David said...

Crikey, Company 1972 - that's history. I really entered the picture for the London premiere of Sweeney Todd (Sheila Hancock, Dennis Quilley): knew it was a masterpiece from the start, when many were scratching their heads.

Anonymous said...

La Stritch, niece of the famous ultra-orthodox Cardinal Samuel Stritch of Chicago used to come into my health food shop in Coutts complex and was invariably a complete bitch, ordering staff around, shamelessly jumping queues in a swaggering yankee arrogance, and demanding refunds for supposedly faulty items she had purchased without producing said bad organic peaches, "off" pear juice etc. Needless to say, none of the staff could remember selling her said items earlier. Quite a "wee whilely" in Purgatory for that grand dame, me thinks. Enjoyed your interview with the Pietch, tho my digital reception was very bad.
John Graham, Edinburgh

David Damant said...

I wonder if Britten would have chosen different plots for his operas if he were alive and writing now, rather than at a time when the gay world was in a cultural prison? Less emphasis on situations centred on young men - as in Peter Grimes, Billy Budd, Death in Venice. Less need to concentrate on this aspect of his predicament?

In his comment on Jurowski Gavin Dixon gives his opinion that Jurowski was maybe exaggerating the gay aspects of the War Requiem to emphasise his point. It was in my view anyway a pity that he called the work gay, as the male nature of war and fighting, and comradeship between men, are different from sexual attraction. Evolution has produced a camaraderie between men which is good for going out to fight other men and to kill animals. Not always a valuable characteristic, but not the same as being gay.

[I am aware that there is a theory that all relationships straight or gay are based on sex, but that is one of those propositions which it impossible to prove or disprove, and therefore meaningless]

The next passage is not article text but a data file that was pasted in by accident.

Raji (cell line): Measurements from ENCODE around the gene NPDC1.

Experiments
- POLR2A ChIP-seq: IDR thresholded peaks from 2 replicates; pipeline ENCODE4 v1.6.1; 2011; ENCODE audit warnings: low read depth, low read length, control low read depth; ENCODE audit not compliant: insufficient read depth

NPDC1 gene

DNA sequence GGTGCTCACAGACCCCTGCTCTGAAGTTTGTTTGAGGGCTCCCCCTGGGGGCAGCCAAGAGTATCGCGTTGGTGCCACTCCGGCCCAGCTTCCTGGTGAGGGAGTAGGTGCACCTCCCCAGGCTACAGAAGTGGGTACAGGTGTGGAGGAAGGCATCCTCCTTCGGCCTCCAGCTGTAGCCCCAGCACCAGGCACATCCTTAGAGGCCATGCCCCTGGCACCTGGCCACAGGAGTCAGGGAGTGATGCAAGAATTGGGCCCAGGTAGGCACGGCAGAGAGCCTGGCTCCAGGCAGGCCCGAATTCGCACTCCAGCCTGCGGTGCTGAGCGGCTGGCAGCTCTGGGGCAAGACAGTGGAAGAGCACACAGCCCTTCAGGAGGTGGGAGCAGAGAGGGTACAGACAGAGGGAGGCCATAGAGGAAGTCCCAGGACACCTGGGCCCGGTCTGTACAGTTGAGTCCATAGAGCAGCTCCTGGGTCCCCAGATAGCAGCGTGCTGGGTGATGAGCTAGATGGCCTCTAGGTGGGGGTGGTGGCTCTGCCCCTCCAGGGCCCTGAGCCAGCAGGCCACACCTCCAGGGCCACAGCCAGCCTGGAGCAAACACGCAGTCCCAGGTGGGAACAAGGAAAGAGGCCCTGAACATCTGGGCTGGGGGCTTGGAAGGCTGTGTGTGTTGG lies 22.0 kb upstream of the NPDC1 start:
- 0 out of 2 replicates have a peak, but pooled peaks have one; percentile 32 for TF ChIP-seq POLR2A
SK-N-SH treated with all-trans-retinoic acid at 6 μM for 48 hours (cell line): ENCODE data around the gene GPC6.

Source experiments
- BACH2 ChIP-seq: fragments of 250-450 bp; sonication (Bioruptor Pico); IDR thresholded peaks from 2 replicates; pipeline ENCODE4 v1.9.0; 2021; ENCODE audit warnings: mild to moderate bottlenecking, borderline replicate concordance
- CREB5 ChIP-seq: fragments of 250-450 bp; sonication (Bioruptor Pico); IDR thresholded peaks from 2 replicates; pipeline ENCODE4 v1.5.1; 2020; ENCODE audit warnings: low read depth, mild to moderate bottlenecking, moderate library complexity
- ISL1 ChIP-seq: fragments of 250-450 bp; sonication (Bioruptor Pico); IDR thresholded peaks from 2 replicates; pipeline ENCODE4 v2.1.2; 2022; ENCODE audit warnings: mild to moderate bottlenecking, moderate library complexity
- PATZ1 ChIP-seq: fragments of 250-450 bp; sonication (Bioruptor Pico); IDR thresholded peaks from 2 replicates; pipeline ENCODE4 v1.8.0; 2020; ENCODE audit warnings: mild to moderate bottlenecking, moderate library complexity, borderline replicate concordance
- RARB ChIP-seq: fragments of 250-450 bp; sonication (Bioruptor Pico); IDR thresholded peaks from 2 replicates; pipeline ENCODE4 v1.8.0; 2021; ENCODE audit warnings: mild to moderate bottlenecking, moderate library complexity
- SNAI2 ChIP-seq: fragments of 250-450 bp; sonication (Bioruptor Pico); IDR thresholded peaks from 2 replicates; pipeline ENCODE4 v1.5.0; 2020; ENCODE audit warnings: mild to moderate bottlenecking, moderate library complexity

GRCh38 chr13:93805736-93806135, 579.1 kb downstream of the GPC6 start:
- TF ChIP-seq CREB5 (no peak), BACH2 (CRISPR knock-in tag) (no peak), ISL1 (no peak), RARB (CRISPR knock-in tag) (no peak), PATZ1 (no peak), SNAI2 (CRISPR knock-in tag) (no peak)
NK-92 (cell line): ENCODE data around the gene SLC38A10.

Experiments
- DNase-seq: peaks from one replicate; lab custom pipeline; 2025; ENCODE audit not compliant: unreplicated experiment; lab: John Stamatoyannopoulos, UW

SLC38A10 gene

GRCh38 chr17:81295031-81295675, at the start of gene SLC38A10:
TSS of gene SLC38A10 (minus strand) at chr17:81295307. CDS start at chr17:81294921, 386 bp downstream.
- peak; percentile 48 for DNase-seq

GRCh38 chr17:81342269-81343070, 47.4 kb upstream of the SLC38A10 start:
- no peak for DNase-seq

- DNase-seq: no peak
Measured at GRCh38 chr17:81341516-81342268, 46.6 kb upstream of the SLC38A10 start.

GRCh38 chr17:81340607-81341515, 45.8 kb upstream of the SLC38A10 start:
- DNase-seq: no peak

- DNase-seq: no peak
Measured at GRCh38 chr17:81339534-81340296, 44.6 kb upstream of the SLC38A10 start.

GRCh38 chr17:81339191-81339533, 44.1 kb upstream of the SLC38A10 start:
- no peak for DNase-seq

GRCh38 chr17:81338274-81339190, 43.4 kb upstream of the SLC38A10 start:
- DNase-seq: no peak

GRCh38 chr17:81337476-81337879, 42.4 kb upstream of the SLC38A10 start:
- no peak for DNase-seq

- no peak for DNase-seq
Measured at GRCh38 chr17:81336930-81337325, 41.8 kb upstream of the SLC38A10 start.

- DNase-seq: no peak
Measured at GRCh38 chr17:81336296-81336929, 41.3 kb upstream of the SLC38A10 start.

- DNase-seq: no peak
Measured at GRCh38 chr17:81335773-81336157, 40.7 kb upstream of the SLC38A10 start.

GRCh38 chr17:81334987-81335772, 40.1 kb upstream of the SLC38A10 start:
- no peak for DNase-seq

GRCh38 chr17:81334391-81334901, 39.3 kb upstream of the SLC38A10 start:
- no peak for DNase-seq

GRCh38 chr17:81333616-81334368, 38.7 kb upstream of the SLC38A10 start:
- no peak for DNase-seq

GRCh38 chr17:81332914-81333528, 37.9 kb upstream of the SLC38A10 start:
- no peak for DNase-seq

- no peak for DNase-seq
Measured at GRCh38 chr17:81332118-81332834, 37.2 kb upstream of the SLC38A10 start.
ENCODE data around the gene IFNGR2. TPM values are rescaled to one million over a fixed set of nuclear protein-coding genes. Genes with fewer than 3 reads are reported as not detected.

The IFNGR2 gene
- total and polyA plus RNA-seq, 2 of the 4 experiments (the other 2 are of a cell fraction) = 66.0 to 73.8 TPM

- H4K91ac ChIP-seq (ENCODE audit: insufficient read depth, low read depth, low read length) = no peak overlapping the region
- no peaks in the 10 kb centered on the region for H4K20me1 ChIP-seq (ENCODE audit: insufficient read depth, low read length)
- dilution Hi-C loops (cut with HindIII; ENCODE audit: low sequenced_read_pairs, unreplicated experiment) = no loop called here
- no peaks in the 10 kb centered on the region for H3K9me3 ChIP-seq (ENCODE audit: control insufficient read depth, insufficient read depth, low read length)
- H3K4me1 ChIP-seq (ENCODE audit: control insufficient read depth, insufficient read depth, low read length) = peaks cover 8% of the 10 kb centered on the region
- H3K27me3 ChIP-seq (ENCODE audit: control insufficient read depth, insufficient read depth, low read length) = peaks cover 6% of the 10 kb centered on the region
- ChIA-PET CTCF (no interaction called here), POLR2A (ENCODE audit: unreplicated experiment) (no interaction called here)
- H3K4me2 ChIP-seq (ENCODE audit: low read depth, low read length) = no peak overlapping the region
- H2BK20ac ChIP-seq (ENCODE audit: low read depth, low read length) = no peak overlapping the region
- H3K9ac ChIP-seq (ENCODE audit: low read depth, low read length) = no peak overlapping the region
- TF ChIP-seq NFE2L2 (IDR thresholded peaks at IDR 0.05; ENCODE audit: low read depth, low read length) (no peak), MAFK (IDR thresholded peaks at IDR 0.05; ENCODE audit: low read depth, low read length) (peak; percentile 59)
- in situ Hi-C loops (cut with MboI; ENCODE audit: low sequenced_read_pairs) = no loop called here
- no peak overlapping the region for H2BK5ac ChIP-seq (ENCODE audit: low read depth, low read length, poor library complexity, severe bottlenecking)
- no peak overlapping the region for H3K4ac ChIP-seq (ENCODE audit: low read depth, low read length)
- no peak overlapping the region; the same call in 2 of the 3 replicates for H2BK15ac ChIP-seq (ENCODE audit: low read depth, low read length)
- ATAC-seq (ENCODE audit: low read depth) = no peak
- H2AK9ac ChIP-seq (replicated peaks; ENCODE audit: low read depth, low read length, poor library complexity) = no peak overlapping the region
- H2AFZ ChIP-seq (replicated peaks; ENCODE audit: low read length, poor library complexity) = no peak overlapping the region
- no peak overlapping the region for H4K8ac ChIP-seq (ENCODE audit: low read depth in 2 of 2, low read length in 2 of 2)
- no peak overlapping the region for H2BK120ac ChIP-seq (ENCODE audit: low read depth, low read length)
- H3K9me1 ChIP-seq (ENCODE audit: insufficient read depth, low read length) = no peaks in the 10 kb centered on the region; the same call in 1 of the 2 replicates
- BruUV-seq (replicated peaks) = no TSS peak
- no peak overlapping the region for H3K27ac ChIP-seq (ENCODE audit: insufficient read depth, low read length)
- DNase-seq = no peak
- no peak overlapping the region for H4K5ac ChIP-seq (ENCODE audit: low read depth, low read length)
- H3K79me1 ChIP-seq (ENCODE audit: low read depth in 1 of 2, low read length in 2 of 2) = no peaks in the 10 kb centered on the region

David said...

Well, John, you know what they said in the profession about 'Stritch' rhyming with....

'Pietsch' almost does too, though I'm merely being whimsical there, absolutely not casting any aspersions in that amiable lady's direction.

If Britten hadn't concentrated on aspects of his own personality, David, I doubt if we would have had such disturbing depths in the operas. He seems closer to the self-confessional world of Mahler, Wagner and to an extent Janacek than to the more objective love of different worlds shared by Mozart and Strauss.

I don't think Jurowski did call the War Requiem gay, either. As Gavin doesn't understand Russian, and since I couldn't make all of the speech out because of the distant amateur recording, maybe we should suspend judgment on that and just take the bigger view of his admirable stance. You're off on a bit of a tangent there, I fancy.

David Damant said...

Despite detailed searches I cannot find the original quotation from Freud I have been looking for. But the point he makes is that when the emotions are engaged the intellect has to follow, so that in addressing various questions the conscious intellect comes to the conclusions that the emotions dictate. Thus the statements by Putin and others can be genuine beliefs although not rational. Under communism the leaders of the USSR, trapped in their world view, believed ( for example) that there were conspiracies everywhere. As a result their diplomacy was distorted. Nevertheless this was their strong view, and we can see the same attitude now, in the claim that the West has been ganging up on Russia, and that the shooting down of the Malayan plane was an action by Kiev to lay the blame on Russia. I am not sure that hitting at Putin through sanctions really addresses this problem

David said...

I fear it's all much more simple and base. Putin grew up in a system which taught him it was better to lie so as not to give the 'enemy' any advantage. It's been lies all the way here, from 'we have no intention of entering the Crimea' to 'we have nothing to do with the insurgencies of eastern Ukraine'.

Should we be surprised? For many years now anyone in Russia trying to tell the truth at a higher level has been liquidated. There's been too much equivocating for too long. This man is never going to play by any rules. No more appeasement.